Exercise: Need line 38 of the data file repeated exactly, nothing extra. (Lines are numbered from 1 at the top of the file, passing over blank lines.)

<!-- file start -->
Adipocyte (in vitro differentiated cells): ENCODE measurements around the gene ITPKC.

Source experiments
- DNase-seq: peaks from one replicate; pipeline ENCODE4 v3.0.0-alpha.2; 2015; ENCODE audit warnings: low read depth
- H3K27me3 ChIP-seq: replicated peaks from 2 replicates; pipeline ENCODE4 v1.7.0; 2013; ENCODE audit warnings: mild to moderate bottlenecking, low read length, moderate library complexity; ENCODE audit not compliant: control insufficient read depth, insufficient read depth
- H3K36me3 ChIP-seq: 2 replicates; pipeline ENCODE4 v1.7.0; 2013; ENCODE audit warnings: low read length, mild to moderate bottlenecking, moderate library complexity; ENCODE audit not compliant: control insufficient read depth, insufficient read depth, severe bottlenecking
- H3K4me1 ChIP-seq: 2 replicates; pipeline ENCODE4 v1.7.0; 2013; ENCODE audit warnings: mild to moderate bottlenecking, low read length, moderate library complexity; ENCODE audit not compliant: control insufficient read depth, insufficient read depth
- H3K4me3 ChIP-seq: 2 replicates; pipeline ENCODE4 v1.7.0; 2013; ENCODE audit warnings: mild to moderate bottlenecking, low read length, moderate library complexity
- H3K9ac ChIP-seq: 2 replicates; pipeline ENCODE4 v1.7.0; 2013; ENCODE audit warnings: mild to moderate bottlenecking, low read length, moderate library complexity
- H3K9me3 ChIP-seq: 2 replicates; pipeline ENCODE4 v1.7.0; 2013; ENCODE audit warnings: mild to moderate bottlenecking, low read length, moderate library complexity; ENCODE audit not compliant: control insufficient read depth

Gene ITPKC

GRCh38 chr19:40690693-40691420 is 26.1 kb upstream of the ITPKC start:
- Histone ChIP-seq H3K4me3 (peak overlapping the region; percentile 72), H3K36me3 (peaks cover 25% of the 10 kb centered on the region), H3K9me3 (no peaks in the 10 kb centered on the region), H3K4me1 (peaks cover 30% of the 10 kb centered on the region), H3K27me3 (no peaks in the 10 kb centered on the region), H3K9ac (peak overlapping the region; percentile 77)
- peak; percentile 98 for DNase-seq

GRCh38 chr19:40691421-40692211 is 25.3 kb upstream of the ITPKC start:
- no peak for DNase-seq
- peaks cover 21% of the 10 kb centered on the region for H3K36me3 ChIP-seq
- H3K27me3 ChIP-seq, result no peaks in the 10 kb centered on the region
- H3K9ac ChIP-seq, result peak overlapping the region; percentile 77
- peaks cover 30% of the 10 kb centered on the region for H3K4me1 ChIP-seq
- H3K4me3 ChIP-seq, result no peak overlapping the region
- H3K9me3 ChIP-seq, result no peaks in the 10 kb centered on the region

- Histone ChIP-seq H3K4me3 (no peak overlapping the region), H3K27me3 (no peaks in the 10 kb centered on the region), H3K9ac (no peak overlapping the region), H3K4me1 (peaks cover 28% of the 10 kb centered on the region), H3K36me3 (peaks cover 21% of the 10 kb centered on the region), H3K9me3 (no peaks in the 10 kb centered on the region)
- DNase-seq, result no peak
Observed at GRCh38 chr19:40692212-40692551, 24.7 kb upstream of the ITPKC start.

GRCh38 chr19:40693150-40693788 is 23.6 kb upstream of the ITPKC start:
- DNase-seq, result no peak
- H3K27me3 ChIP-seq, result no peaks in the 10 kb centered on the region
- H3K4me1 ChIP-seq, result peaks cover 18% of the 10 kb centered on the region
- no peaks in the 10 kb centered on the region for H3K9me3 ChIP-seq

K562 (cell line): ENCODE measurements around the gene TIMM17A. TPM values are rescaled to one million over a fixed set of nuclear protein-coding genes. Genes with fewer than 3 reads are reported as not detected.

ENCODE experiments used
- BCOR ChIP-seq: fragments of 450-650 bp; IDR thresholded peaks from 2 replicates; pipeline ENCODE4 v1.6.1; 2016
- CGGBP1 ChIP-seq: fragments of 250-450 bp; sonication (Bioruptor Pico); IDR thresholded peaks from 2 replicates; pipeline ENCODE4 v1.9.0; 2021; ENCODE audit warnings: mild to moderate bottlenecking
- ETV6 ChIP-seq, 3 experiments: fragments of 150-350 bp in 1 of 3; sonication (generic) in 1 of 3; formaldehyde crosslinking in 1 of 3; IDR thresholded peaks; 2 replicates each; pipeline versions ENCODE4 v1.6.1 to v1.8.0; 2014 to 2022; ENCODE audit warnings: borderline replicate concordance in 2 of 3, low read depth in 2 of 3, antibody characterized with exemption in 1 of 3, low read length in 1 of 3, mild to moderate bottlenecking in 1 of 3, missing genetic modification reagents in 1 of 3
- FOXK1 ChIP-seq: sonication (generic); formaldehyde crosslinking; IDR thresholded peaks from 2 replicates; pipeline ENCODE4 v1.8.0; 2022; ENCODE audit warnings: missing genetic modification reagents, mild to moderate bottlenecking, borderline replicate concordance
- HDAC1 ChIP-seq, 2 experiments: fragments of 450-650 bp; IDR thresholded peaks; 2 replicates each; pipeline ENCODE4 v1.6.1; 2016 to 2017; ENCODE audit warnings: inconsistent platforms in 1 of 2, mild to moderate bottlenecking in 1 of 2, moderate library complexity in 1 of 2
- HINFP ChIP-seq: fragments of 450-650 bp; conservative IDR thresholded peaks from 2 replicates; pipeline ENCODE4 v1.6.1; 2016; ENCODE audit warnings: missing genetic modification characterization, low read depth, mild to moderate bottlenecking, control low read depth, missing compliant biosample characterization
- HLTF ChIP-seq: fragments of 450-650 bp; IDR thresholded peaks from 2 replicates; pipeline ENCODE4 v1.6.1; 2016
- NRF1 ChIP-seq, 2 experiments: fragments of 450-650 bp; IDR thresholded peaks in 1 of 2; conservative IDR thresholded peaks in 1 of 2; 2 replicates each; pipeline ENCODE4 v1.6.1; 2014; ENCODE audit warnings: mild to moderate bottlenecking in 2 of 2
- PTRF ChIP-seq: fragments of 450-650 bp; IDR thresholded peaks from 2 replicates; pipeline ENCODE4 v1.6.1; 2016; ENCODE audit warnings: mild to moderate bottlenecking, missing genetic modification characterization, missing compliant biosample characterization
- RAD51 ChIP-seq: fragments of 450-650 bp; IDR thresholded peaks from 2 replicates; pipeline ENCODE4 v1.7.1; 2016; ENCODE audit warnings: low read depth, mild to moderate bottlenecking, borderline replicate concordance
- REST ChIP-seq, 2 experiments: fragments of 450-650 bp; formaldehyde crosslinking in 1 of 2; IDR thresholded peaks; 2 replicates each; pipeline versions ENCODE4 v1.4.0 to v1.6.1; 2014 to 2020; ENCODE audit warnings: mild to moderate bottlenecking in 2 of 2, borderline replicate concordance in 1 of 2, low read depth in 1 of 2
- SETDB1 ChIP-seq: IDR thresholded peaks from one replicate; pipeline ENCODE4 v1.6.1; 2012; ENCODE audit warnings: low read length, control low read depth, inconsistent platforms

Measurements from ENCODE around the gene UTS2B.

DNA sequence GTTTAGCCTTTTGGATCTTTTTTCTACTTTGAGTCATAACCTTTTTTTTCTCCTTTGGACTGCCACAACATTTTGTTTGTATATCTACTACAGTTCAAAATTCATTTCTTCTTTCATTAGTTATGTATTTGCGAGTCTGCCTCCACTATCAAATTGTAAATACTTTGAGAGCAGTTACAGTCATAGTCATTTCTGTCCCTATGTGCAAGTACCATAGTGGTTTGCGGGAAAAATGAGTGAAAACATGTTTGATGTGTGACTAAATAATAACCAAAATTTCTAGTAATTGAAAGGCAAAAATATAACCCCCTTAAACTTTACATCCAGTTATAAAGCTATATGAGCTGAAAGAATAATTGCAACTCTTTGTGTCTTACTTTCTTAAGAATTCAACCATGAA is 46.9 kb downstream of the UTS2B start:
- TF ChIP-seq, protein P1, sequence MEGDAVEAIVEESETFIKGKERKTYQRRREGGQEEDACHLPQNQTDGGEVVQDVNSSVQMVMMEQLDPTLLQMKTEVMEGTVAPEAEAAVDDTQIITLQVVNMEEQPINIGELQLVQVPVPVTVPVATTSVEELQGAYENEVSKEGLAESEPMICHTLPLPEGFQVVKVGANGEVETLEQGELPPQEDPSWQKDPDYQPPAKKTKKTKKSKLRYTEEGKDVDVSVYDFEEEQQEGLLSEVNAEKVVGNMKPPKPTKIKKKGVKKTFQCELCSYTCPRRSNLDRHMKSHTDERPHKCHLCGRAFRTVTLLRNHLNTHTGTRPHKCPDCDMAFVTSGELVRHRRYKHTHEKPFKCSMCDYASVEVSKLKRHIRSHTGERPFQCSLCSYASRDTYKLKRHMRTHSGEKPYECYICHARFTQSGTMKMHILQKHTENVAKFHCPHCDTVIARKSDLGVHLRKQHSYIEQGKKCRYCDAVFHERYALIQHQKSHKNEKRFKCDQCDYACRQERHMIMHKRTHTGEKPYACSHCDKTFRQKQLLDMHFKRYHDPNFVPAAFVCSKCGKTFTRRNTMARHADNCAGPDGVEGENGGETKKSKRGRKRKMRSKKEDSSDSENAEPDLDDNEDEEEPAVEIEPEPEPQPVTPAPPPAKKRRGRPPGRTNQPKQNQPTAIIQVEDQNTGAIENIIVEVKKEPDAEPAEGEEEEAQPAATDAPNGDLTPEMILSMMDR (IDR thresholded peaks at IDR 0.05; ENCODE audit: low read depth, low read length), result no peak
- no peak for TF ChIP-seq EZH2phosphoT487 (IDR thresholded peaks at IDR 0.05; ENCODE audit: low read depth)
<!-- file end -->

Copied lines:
- HLTF ChIP-seq: fragments of 450-650 bp; IDR thresholded peaks from 2 replicates; pipeline ENCODE4 v1.6.1; 2016